Analysis: As mentioned, it'll take a bit of practice to get the hang of this game. The learning curve isn't really that steep, it's more about learning a new play style than you're used to. In many regards, that's what makes Wik such a fun game for a lot of people. Its cult-like status is directly attributed to its uniqueness and innovative gameplay. However, some might be annoyed by the micro-management that's required; having to simultaneously do so much at once. Grabbing grubs, shooting attackers out of the sky, rescuing captured grubs, jumping and swinging into positions, grabbing honey to throw to Slotham to slow him down... it can get a little overwhelming, especially in later levels.
But if ability-juggling doesn't bother you (or you prefer the challenge), there isn't much left in the way of making Wik one of the more enjoyable games you've played this year. Over 100 levels of engaging background graphics (impressive still, even considering the game is a couple years old) and innovative gameplay are offered. There's even a "Challenge" mode that focuses more on puzzle-solving and acrobatics than grub-collecting. The Challenge mode really gives you the chance to jump and fly around like crazy, performing full 360-degree swings and launching yourself to great heights. To really decide if Wik is a game you'll enjoy, it's one of those that you just have to try for yourself. But if you're a regular JIG reader that happened to miss this classic when it was first released, I'm betting you'll enjoy it as much as we have.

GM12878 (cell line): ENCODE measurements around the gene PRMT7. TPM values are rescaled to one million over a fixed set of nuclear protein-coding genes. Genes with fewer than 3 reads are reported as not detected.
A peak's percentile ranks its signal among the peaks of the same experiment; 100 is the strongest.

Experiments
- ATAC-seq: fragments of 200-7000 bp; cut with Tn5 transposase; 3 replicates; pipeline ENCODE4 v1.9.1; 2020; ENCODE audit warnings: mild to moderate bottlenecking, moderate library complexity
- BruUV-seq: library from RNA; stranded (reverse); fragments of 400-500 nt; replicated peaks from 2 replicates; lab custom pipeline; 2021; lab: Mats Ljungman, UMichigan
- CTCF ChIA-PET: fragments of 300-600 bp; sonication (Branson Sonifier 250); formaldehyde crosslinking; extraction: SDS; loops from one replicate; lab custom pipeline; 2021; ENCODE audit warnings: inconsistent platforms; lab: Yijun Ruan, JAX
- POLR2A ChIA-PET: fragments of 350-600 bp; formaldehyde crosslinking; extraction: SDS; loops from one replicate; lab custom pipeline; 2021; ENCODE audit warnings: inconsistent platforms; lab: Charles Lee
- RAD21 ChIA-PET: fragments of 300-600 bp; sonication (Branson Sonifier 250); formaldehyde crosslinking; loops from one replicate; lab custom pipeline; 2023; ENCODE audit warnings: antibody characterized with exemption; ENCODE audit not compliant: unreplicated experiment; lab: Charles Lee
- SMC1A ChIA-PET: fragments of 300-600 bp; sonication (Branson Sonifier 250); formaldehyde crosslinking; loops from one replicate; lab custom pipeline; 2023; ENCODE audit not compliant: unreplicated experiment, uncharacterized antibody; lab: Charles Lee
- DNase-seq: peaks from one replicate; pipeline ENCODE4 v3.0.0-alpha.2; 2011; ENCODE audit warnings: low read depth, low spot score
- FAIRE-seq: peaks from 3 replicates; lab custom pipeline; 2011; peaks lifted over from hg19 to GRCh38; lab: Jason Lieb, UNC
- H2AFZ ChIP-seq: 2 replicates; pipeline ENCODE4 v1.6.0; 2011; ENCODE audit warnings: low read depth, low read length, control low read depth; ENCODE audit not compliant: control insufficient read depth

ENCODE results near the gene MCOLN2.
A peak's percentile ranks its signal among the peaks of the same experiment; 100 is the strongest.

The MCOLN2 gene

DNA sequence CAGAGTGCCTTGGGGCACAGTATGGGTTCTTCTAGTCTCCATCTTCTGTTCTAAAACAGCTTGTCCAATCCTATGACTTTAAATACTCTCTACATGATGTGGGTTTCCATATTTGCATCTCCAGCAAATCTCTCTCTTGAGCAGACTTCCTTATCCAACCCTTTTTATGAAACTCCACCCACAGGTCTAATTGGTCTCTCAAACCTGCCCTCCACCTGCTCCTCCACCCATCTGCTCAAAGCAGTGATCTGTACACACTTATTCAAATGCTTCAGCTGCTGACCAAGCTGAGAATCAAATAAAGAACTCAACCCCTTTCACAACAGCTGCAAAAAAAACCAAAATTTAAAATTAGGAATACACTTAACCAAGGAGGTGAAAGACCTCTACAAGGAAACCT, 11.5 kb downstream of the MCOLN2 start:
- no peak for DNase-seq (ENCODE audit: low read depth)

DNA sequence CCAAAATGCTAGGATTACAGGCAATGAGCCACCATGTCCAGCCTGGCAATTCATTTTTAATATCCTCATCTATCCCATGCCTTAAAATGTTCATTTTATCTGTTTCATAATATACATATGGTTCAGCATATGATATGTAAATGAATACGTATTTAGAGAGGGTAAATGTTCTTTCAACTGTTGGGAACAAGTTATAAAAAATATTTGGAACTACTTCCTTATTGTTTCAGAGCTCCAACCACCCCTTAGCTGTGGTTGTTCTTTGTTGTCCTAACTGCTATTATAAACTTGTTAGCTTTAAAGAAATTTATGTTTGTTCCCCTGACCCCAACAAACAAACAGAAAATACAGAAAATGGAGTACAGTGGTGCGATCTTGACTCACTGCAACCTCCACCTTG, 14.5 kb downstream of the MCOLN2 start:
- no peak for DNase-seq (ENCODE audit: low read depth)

Note: Wik was developed when the average onboard graphics cards were a bit less powerful than those today. The game's default detail quality is set at "low," something you'll probably want to change to "high" to enjoy the game's graphics to its fullest, unless you have an older machine.